The Relevance of Strategic Intervention Today: The Case of Jamaica and the Bahamas

Article excerpt

I. introduction

Historically, international trade has always been an important part of Caribbean economies. The striking characteristic of Caribbean countries' dependence on a limited number of exports is that these exports are characterized by a variety of certain constraints, especially lack of a domestic capacity to alter their production technology. Indeed, lack of technical capacity has placed limits on Caribbean economies' transformation process. Technological-industrial dependence has been consolidated, and export production is determined by demand from the main hegemonic centers. Consequently, the indigenous initiatives could not result in widespread demand and supply breakthroughs to transform the structure of local economies.

Evidently, the failure to engender the rise of a developmental state is a common feature of Caribbean countries in general; this particular feature has been a by-product of their international political economy. During the colonial period, the state remained mother country oriented. After decolonization, it became patronage based. At critical historical moments, the state power holders shied away from deepening the process of capital accumulation in order to safeguard colonial interests, and later, the political survival of the new political class. More importantly, the compromised character of the Caribbean state inhibits its capacity to act as an agent for deploying power to assist in broad-gauged, long-term national strategies. This was manifest in the failures and short-circuiting of transformative impulses that occurred during the last forty years or so (Marshal 1998:4344).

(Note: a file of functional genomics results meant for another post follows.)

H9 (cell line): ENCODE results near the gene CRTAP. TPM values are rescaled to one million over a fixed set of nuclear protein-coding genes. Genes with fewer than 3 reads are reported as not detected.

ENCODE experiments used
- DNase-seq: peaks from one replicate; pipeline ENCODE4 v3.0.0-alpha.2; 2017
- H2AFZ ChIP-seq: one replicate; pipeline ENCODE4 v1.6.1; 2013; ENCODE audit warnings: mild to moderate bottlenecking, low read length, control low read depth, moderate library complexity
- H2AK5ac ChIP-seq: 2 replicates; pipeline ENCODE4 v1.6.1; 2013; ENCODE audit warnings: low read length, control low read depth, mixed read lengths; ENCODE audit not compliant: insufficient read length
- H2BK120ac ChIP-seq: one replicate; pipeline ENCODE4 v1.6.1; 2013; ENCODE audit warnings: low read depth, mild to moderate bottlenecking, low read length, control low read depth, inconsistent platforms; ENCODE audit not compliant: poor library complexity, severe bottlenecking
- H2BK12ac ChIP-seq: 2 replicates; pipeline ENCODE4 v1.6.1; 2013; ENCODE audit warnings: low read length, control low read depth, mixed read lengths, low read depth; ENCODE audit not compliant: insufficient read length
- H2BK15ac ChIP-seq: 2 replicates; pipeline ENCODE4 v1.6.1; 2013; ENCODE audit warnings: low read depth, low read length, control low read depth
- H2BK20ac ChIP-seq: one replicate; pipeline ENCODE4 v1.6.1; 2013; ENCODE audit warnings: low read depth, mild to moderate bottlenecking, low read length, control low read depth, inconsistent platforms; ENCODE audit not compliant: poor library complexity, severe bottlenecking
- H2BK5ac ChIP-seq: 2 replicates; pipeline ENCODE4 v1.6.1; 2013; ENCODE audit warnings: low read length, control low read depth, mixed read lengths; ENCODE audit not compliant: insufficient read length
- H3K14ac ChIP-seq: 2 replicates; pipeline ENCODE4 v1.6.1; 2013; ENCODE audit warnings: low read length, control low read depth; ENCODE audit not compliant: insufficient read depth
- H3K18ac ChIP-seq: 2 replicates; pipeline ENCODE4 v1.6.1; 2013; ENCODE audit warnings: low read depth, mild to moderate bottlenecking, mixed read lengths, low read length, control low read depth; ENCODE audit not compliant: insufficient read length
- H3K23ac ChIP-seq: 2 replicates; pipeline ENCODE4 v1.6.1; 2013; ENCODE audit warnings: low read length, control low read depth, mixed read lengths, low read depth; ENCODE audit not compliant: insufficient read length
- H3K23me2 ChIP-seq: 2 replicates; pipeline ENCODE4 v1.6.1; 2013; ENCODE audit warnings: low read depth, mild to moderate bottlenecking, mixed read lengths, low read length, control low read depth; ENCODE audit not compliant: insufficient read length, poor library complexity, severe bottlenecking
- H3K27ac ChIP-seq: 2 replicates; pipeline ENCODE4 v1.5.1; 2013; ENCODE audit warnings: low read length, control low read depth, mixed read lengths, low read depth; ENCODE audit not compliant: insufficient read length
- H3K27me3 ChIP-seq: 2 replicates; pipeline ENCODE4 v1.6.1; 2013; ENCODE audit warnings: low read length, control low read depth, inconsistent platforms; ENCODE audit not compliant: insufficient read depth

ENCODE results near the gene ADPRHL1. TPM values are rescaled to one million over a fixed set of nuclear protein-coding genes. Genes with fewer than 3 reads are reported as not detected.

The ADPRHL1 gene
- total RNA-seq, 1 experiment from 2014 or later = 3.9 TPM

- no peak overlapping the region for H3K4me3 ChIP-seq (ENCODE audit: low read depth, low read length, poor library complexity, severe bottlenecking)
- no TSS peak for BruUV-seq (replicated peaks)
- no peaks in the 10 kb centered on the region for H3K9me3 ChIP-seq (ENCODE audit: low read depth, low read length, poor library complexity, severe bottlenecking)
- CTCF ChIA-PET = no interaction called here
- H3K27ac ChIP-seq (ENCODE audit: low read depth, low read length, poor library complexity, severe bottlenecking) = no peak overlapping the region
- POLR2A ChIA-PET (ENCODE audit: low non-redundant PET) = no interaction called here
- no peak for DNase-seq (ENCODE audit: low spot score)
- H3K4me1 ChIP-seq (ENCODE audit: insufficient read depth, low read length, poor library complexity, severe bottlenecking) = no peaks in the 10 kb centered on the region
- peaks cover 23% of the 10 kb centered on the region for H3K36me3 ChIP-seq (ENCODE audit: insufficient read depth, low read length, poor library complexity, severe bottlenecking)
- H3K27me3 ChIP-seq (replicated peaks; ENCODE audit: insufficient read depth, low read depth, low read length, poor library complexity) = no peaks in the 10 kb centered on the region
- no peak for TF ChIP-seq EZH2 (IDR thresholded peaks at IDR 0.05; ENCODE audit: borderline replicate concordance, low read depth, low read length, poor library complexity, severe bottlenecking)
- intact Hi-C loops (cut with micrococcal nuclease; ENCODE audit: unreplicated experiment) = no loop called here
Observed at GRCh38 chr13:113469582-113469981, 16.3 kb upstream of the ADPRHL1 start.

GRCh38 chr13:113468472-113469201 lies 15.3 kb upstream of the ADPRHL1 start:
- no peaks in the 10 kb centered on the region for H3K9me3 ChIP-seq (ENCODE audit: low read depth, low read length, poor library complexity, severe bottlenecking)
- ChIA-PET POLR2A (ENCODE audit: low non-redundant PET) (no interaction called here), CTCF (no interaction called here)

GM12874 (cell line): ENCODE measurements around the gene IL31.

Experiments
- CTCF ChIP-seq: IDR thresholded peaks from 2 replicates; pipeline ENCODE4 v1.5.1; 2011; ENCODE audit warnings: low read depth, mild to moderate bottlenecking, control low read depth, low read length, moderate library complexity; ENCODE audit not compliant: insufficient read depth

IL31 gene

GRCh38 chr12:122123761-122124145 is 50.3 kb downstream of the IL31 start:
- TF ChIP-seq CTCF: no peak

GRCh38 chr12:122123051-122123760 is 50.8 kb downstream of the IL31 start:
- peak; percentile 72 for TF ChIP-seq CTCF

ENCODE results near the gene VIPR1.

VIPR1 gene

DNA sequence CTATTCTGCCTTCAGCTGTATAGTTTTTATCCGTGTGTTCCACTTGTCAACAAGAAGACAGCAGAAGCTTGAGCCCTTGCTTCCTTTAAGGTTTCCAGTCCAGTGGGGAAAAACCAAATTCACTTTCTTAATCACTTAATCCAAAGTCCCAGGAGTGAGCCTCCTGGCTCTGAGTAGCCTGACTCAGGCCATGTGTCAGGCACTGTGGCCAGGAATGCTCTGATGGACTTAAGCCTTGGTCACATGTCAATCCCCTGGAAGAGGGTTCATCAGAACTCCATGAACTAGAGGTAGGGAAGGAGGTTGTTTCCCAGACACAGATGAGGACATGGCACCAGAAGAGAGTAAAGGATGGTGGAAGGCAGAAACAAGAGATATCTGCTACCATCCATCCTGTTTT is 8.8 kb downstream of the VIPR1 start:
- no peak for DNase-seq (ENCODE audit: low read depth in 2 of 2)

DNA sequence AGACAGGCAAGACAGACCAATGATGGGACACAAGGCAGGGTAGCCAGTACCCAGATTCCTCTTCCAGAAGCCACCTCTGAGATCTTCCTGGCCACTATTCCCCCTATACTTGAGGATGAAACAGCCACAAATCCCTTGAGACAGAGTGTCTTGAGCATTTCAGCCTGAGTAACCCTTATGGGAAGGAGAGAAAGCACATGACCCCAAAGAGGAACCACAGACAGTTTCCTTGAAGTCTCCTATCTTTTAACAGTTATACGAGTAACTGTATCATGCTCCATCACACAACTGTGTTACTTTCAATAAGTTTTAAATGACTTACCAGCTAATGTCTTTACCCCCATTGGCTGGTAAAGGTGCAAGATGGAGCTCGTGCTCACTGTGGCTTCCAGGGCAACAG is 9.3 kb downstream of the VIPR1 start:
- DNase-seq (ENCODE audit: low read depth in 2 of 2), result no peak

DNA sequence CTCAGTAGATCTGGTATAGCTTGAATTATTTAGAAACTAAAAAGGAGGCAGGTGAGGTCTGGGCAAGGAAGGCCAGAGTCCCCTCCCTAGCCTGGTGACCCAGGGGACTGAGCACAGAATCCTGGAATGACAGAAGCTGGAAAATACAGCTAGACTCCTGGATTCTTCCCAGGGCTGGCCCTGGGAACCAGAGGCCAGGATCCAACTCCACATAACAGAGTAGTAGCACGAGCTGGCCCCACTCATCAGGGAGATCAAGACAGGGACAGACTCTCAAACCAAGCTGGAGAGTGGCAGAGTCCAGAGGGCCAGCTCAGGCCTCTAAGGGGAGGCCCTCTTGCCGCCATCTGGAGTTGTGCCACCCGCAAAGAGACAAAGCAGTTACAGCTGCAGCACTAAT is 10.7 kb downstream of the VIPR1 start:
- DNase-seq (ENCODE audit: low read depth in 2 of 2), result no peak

This paper seeks to revisit the Caribbean Developmental State framework that was proposed by Karagiannis (2002a, b; 2003a, b; 2004). It is recognized that the Caribbean public sector is now required to adapt its role and purpose to both "the contemporary realities and historical factors", as national governments try to respond to the challenges of the new millennium. These challenges require Caribbean governments to construct new policy platforms on which to work. It certainly implies activist government. Certain countries, notably the high performing newly industrialized countries of East Asia (NICs), have demonstrated that strategies characterized by high quality state action in selected policy arenas have greatly enhanced productive capability, international competitiveness, and national prosperity.

Thus, the Caribbean state requires an alternative policy direction. It needs to have strong policy instruments which will enable it to plan and finance its strategic goals such as sustained growth, job creation, higher mass living standards, industrial competency and environmental protection. This re-tooling of government policy-making requires a re-thinking of the form of government intervention and, especially, an emphasis on its "modern" developmental role. This is a crucial challenge today facing Caribbean territories.

The argument of the paper is as follows. The first section summarizes past development efforts in Jamaica and The Bahamas, and evaluates these efforts and policies. The second section seeks to chart a Developmental State framework for Jamaica and The Bahamas: an institutional system which appears to have been used with enormous success in East Asia but, unfortunately, has been neglected in the region. The final main section of the paper identifies key strategic requirements and offers alternative policy suggestions, while considering socio-cultural and historical factors.

II. PAST DEVELOPMENT EFFORTS

The Jamaican experience

As in other parts of the Caribbean in the 1950s and 1960s, successive Jamaican governments pursued policies of industrialization aimed at encouraging the establishment of both import-substitution and exportoriented manufacturing enterprises. Foreign investments in the bauxite industry were chiefly responsible for the high growth rate and the structural changes experienced by the Jamaican economy since World War II. …